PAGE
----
- The Washington Times - Tuesday, April 4, 2006

In the kitchen, you need to be able to fix a problem fast. If the gravy is pallid, a dash of fruity red wine or a tablespoon of tomato paste can work wonders. If vinaigrette tastes acidic, it probably needs a pinch of salt.

Tasteless fruit can be brightened by a sprinkling of sugar and a squeeze of lemon or orange juice. A few drops of vinegar, particularly balsamic, can transform a bland sauce. When you’ve an audience in the kitchen, remember to flambe — the drama is bound to carry the day.

Turning to good looks, when meat has not browned the way it should or the roast chicken has scorched when you weren’t looking, a shower of chopped parsley or other fresh herb is the universal remedy.

If you have a few minutes, heat the deep fryer. Pluck the sprigs from a big bunch of parsley and drop them into the fat when it is hot — about 360 degrees. The parsley will sputter, turn bright green and in 30 seconds will be crisp. Transfer it with a slotted spoon to drain on paper towels. It will keep for half an hour and cloak almost any food in a tempting, crispy blanket.

When dressing an individual plate, assemble a little bunch of bay leaf, parsley and thyme (it even has a name: bouquet garni) and impale the stems so the herb leaves branch gracefully over what you want to hide. Alternatively, distract the eye of your guests with lemon twists or tomato roses. Yes, I know they are old-fashioned, but grandma knew what she was doing.

Chicken. Let’s look at chicken breasts, inherently white and flabby. A brisk rub before frying or baking in the oven will not only flavor the breasts, but color them, too. This favorite mix of mine is a version of Indian garam masala.

Spicy chicken rub. In an electric coffee grinder, combine a cinnamon stick, broken in pieces, 1 bay leaf, 1 tablespoon cumin seeds, 1 tablespoon coriander seeds, 2 teaspoons black peppercorns, 3 whole cloves, the seeds from 6 cardamom pods and 1 teaspoon ground nutmeg. Grind everything to a fine powder. This makes about 1/4 cup spice mix, enough for 8 chicken breasts.

If the chicken breasts are already cooked and look depressing, thinly slice them on the diagonal and arrange the slices overlapping in a curve on the plate. No matter if the chicken is hot or cold, it will be terrific with this cheerful little sauce from Mauritius and some rice or couscous on the side.

Rougaille: Stir 1 chopped onion into the pan and fry until golden. Add 2 chopped garlic cloves, 1 teaspoon ground cumin, plus salt and pepper to taste, and fry over low heat, stirring for 1 minute. Add 2 seeded and chopped tomatoes and fry 2 to 3 minutes longer. Stir in 2 to 3 tablespoons chopped cilantro, taste and adjust the seasoning. Spoon rougaille over the chicken and serve to 4.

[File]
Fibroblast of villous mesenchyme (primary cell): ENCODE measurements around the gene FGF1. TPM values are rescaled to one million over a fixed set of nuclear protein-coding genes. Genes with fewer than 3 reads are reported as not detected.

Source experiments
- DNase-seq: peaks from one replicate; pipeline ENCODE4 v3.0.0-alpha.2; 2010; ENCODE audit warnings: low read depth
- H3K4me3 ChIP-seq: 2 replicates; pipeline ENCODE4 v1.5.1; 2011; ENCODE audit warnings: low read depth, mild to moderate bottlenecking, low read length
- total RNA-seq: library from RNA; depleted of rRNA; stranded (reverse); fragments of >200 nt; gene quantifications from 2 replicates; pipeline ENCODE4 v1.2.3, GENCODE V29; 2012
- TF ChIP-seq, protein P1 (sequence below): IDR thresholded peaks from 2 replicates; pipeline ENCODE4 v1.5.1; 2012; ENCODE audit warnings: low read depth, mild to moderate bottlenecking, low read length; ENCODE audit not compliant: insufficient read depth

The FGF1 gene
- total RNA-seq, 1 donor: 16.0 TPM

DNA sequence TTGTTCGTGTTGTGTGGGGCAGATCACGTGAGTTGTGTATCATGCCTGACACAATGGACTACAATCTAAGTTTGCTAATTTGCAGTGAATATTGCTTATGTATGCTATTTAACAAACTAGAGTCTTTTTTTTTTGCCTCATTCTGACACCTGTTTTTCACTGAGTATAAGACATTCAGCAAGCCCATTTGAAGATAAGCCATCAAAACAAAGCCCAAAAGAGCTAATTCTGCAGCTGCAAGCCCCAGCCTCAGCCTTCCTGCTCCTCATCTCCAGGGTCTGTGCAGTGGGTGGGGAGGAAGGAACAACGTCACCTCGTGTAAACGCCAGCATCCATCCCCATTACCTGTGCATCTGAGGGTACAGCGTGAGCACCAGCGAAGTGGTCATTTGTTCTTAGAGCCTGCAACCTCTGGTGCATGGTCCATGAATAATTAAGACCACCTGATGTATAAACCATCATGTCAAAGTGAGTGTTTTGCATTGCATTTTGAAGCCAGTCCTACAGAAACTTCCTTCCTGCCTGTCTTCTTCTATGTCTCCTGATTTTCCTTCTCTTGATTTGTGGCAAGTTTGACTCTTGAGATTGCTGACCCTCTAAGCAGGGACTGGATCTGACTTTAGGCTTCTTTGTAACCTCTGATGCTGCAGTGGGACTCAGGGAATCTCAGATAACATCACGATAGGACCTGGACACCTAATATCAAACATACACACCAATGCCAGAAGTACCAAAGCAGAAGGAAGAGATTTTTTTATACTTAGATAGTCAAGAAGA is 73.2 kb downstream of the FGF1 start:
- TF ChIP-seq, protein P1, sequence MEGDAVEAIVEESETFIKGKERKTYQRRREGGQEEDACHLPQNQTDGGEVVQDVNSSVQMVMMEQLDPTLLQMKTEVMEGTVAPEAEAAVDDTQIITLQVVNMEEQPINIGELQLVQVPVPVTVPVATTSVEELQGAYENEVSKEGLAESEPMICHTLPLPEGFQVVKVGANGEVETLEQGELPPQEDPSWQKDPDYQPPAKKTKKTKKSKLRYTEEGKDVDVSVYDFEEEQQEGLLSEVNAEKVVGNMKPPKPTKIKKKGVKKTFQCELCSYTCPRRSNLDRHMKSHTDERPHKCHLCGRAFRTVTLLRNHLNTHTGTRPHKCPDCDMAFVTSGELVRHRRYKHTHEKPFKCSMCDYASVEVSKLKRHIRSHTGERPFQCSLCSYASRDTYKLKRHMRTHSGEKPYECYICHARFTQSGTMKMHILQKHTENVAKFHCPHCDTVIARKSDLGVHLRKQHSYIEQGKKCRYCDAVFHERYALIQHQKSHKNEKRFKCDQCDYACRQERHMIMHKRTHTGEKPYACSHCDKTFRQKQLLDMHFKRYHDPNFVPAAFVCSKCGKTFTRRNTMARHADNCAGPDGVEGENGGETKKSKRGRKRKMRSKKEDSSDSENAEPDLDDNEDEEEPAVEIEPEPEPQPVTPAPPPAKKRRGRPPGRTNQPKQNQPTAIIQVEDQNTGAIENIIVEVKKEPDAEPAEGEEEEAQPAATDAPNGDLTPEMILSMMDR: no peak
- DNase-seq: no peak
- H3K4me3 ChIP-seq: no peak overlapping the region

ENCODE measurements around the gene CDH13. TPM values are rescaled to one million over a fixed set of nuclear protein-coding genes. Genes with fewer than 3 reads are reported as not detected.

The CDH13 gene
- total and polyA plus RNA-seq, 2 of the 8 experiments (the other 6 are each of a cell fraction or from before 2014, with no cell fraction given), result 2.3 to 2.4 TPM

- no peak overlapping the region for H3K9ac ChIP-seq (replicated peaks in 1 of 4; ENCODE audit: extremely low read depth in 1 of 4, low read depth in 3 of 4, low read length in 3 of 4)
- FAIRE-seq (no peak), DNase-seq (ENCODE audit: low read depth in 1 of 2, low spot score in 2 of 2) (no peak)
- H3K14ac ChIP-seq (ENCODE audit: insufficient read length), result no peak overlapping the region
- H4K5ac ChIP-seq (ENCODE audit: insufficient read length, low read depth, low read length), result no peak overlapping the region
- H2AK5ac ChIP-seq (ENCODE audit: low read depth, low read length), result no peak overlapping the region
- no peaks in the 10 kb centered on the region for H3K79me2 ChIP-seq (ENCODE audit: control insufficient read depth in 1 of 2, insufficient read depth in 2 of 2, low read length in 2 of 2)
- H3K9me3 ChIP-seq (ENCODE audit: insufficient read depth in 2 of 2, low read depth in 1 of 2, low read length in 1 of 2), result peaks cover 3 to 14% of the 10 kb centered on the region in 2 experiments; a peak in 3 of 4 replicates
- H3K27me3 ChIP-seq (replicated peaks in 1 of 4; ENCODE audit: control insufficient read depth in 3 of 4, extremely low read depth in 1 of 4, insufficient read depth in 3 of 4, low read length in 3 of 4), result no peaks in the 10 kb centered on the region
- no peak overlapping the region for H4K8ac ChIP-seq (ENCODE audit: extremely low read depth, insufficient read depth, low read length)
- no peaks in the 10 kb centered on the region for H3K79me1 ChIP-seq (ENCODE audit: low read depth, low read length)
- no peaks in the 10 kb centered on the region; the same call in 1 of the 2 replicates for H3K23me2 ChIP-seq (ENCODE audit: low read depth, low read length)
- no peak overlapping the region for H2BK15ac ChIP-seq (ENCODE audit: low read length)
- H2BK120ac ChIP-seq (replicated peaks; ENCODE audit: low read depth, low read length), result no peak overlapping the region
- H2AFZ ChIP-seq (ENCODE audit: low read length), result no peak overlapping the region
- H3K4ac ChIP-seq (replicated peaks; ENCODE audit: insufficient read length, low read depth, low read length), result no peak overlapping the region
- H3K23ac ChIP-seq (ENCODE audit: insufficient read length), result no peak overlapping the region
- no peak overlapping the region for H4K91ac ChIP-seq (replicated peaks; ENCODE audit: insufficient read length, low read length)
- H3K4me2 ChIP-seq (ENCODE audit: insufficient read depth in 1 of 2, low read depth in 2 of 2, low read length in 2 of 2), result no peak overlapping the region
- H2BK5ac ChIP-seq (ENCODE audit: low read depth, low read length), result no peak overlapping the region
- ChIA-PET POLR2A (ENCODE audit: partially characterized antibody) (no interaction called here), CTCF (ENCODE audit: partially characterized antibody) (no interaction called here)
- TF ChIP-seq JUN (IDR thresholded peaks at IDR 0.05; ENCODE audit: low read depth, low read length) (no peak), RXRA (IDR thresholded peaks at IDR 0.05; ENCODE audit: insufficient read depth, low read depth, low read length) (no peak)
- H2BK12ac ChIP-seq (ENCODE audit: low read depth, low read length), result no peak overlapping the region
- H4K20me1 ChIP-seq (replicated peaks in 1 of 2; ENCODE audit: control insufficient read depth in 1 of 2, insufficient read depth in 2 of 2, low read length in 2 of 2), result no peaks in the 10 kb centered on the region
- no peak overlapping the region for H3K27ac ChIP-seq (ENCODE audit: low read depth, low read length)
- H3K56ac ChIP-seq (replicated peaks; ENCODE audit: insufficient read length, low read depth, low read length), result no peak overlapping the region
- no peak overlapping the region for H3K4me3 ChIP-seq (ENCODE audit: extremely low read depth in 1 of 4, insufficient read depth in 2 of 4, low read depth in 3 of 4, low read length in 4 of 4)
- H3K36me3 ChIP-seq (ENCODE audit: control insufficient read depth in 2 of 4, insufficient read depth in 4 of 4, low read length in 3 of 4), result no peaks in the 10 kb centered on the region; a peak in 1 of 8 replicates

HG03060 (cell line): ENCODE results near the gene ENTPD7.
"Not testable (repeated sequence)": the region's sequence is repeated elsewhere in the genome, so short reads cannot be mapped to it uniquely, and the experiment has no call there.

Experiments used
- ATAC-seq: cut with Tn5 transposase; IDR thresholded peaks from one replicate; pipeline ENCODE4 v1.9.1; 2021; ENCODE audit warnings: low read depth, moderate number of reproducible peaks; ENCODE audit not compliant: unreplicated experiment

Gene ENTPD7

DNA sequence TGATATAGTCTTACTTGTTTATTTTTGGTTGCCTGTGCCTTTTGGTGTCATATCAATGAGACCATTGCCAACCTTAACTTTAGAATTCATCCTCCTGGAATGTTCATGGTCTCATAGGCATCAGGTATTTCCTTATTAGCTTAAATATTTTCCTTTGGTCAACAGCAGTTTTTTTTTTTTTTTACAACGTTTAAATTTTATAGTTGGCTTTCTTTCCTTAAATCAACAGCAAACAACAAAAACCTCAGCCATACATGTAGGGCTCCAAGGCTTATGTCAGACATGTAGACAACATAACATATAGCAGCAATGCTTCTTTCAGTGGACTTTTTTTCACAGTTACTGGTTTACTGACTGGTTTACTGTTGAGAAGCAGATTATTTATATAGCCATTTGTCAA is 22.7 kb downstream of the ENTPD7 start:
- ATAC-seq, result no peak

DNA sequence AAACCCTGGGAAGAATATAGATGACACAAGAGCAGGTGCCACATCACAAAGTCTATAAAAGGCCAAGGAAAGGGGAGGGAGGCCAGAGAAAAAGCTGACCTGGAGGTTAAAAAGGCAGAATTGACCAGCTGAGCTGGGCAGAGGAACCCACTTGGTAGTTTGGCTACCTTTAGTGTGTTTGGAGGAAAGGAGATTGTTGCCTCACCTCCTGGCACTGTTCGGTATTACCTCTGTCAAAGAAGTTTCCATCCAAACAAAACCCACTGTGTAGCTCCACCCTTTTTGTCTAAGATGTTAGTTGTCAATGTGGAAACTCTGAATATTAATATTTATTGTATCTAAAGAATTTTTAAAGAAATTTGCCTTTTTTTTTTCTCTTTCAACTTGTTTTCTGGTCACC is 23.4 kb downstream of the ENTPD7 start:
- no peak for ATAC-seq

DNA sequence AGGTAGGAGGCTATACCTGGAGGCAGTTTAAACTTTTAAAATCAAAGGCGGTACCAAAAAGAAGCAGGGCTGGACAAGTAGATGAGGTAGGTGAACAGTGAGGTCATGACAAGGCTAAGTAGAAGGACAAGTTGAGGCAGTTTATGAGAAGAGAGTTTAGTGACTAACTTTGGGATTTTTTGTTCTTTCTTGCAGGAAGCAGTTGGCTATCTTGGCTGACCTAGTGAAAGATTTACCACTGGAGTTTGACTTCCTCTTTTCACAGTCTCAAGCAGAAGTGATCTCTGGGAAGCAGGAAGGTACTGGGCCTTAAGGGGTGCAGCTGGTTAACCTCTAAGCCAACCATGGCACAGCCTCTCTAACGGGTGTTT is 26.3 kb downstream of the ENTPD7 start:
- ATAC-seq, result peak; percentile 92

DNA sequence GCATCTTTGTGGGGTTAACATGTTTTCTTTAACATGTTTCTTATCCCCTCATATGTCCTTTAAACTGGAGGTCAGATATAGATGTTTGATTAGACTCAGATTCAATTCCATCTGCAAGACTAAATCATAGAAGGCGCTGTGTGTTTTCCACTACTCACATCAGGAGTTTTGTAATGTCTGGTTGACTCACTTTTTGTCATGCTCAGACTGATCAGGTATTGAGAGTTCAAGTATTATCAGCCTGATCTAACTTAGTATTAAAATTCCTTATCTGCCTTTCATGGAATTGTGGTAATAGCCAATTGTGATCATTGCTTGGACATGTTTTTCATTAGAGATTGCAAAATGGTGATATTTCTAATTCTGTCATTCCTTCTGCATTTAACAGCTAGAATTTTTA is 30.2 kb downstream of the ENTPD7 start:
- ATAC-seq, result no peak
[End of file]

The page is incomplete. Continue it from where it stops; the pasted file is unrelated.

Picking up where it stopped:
Steak. For the very best steak, in my opinion, there are two ways to go. One is a recent discovery of mine, a fast version of the classic bordelaise treatment involving a red wine jus and a shower of finely chopped raw shallots, as in the steak bordelaise that follows. The second fix is the classic cracked pepper treatment, with a sauce made by dissolving the pan juices in cream. For both recipes, the steak is pan-fried to obtain vital caramelized juices.

Pepper steak: Spread 2 boneless steaks, cut about 3/4-inch thick, with 3 tablespoons cracked peppercorns, pressing the pepper on each side. Leave at least 30 minutes and up to 6 hours. Heat 1 tablespoon vegetable oil in a heavy frying pan. If you like your steak peppery, leave the crushed pepper on the steaks when frying them. For milder flavor, scrape it off before frying. Sprinkle them with salt. Fry them over high heat until browned, 1 to 2 minutes.

Turn and brown the other side, allowing 2 to 3 minutes longer for rare steak, or 3 to 4 minutes for medium. Add 2 to 3 tablespoons cognac to the pan and flambe it. Remove and keep the steaks warm. Whisk 3/4 cup heavy whipping cream into the pan and bring it to a boil, stirring to dissolve the pan juices. Simmer until the sauce thickens slightly, 1 to 2 minutes. Taste, adjust seasoning, and spoon it over the steaks. Makes 2 servings.

With Easter coming up, leftover sliced ham is bound to linger. Thanks to the two recipes that follow, you’ll be off the hook.

Paprikash of ham. For a hot dish, warm the sliced ham in an onion and paprika sauce. To make it, saute a thinly sliced onion in 1 tablespoon vegetable oil until soft. Stir in 1 tablespoon paprika and cook gently 1 minute. Stir in 1 cup heavy whipping cream and bring the sauce to a boil. Add 4 to 6 slices of ham and heat them gently until hot, basting well. Taste, adjust seasoning. Makes 4 to 6 servings.

Cold ham Dijonnaise. If you prefer ham cold, serve it with this honey mustard sauce. Whisk together 3 tablespoons chopped fresh dill, 2 tablespoons whole grain mustard, 2 tablespoons Dijon mustard, 2 tablespoons honey and 1 tablespoon sugar. Makes 1/3 cup sauce, or 4 servings.